size of 25 (Hassan, 1981), the total European Neanderthal population at any given time within the Eem period could have been around 1000, depending on how many sites were simultaneously populated and which fraction the sites surviving and found are of the true settlement count. Patou-Mathis (2000) lists 73 Eem settlement levels in Middle and Northern Europe, indicating that some sites were re-occupied at different times within the Eem period. Throughout their presence in Europe, the diet of Neanderthals consisted mainly of meat. Large herbivores seem to have been actively hunted rather than scavenged (Bocherens et al., 2005). The Neanderthal hunting strategy was to specialise and concentrate on a few large herbivore mammal species, among which horse (equus sp.) red deer (cervus elaphus), woolly rhinocerous (coelodonta antiquitatis), woolly mammoth (mammuthus prinigenius) and bison (bison priscus) were present both during the Eem interglacial and the adjacent colder periods. During the Eem, additional forestbased species appeared, and the volume of species preferring open space, such as mammoth, was lower than in adjacent periods: mammoth is found in 22.5% of the Eem-occupied site levels considered by Patou-Mathis (2000), but in 50-60% of the levels belonging to adjacent time periods. Mammoth is in this study selected as an example for investigating the energy use involved in Neanderthal hunting, slaying and readying meat for eating, because of its size that demands a maximum of logistic skills by the hunters. However, proof of mammoth presence in North-Western Europe during the Eem period is nearly absent. Mammoth remains have been found in Grotte Scladina, Belgium (in level 4, dated by thermo-luminescence to between 106 and 133 ky BP, and in level 5, dated to 110-150 ky BP), but according to magnetic susceptibility relative dating in the lowest part of the uncertainty intervals and thus possibly younger than the marine isotope stage 5e usually associated with the Eem period (Döppes et al. 2008; Ellwood et al., 2004). The scarcity of mammoth finds at the settlement sites may be explained by only meat, not bones, being carried back to camp after a kill (Patou-Mathis, 2000; Balter and Simon, 2006). A straight-tusked elephant, a species preferring the warmer Eem environment, has been found at Lehringen with a Neanderthal spear through its rib, so it could also have been used as an example of extreme-weight prey. In the assessment made in the present study, the species exemplified is represented by its meat-mass alone, and results (such as energy-use by carrying) scale directly with the mass of the parts transported back to the group. Large herbivores were hunted and killed by sinking spears into their body by a party of several Neanderthals (Wenzel, 2007). Spears were rarely thrown, as deduced from the absence of shoulder and upper arm bone asymmetries characteristic of more recent hunters using spear-throwing techniques (Rhodes and Churchill, 2009). The Neanderthal population density was low enough to make big-game hunting sustainable, and famines due to insufficient food would not normally occur (Harpending, 1998). One similar analysis of needs for clothes and footwear has been made for the marine isotope stage 3 around 40 ky BP (Aiello and Wheeler, 2004), however with some unrealistic features: It uses subjective wind-chill temperatures (Lee, 2001) in the heat-loss expression valid for real temperatures (to which heat loss by the action of wind could have been added in the way it is done below), and it uses an arbitrary increase of the average metabolic rate to three times the basic one. This is suggesting an ability of the Neanderthal body to regulate its metabolism according to ambient temperature (Steegmann et al., 2002), in contrast to the body of modern humans, where this can be done only in a very minor way in infants, through adrenaline stimulation of a special fat deposit in brown adipose tissues (BAT) near the shoulder (Farmer, 2009). Steegmann et al. (2002) suggest that recent Tierra del Fuego Ona (Selk’nam) aborigines had a particular cold adaptation and that the Neanderthals might also have had it. However, no search for BAT in Ona remains has to my knowledge been made, and the photo reproduced in Steegmann et al. (2002) shows people posing for a 1901-picture, dressed in heavy fur and similar hats, but with bare feet or moccasins. To make inferences, one should have time distributions of clothing used and corresponding temperatures, and to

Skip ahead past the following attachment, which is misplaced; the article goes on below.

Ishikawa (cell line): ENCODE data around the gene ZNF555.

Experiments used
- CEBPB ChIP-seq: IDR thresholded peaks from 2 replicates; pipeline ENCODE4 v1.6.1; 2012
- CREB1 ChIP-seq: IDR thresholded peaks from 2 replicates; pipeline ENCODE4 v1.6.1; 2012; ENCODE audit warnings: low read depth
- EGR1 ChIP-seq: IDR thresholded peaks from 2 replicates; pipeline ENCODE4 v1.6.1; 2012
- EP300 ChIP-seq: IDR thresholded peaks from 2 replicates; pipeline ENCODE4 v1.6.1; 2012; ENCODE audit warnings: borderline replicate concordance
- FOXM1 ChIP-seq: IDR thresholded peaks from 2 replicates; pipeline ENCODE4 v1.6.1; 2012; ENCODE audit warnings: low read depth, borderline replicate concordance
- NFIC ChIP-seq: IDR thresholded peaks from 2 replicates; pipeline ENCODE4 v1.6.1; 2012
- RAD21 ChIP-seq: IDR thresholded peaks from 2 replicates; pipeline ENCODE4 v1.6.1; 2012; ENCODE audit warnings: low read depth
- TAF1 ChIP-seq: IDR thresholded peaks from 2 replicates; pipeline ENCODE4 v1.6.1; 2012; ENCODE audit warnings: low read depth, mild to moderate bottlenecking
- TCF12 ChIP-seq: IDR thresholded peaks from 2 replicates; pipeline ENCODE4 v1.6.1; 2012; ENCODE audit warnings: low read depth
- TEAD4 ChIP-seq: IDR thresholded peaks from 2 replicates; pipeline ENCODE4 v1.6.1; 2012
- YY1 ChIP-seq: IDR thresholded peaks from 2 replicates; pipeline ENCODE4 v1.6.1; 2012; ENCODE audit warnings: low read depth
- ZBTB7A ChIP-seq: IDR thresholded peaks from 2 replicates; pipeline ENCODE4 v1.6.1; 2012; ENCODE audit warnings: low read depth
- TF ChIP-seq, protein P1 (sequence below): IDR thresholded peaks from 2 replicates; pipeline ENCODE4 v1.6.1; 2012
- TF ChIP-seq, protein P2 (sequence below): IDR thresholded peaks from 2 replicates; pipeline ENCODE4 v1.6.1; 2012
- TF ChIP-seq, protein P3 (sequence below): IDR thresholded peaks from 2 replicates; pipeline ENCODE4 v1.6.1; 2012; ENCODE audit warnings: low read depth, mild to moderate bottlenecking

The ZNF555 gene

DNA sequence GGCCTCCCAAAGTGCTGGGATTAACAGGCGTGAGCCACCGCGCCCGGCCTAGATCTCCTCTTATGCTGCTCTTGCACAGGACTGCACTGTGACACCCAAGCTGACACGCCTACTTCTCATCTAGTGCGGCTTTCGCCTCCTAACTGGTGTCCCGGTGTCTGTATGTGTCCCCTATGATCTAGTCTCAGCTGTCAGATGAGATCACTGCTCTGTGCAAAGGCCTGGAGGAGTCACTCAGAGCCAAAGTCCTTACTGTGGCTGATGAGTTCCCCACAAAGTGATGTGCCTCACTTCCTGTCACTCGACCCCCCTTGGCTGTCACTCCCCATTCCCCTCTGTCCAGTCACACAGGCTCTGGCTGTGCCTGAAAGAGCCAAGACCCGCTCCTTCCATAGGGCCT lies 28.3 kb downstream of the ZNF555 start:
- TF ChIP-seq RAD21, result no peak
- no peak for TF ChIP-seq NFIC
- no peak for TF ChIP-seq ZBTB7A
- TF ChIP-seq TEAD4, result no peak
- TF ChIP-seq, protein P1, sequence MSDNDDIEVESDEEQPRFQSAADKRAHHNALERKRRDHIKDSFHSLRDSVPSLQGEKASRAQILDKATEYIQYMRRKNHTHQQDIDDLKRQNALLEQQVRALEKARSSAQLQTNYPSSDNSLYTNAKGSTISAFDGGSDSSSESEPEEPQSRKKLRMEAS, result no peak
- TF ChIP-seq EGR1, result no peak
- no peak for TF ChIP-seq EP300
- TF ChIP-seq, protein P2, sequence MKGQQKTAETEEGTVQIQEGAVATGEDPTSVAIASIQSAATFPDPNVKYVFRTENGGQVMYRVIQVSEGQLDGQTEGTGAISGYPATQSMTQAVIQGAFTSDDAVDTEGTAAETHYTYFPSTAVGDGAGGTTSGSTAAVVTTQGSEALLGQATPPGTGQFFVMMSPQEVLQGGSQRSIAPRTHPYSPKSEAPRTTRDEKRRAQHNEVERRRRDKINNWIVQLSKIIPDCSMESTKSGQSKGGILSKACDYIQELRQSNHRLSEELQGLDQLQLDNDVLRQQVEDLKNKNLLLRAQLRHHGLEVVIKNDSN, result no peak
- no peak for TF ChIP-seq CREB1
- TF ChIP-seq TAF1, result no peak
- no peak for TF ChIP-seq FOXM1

to compare with Neanderthals, the differences between the Ona, deriving their food from the camellike guanaco, from gathering and from fishing, e.g of seal, and the Neanderthal providing food by big-game hunt with walking or running over extended distances and durations should be kept in mind. The Neanderthals would during cold periods be better compared with present or recent Inuit populations, which use several layers of clothing and heavy, furred footwear. Should the Neanderthals really have had a genetic advantage in cold adaptation that modern humans do not have, it becomes more difficult to understand why modern humans and not Neanderthals survived the cooling period up to the last glacial maximum, 40-20 ky BP. Without ad hoc assumptions on the genetic make-up of Neanderthals, one must assume that in order to increase metabolism, muscle work is required, so that a sleeping and freezing Neanderthal person must get up and swing the arms, jump up and down or otherwise perform the muscle work that will bring the level of metabolism up and create the associated heat that can keep the body warm. Generating a total of 300 W of heat (including the basic metabolic heat production during sleep of 80-90 W) requires about 100 W of muscle work (Sørensen, 2004, p. 17). The analysis of energy production and use presented below is divided into two parts: first the energy balance is evaluated during sleep, and then the various components of energy production and use during activities taking up the wake time of Eem Neanderthals.

much more…

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Even with the “fat” gene, heavy clothing is essential.

And from genetic studies:

Arctic Inuit, Native American cold adaptations may originate from extinct hominids

https://www.sciencedaily.com/releases/2016/12/161220175552.htm Full Article

December 20, 2016, Molecular Biology and Evolution (Oxford University Press)

Summary:
In the Arctic, the Inuits have adapted to severe cold and a predominantly seafood diet. Now, a team of scientists has followed up on the first natural selection study in Inuits to trace back the origins of these adaptations. The results provide convincing evidence that the Inuit variant of the TBX15/WARS2 region first came into modern humans from an archaic hominid population, likely related to the Denisovans.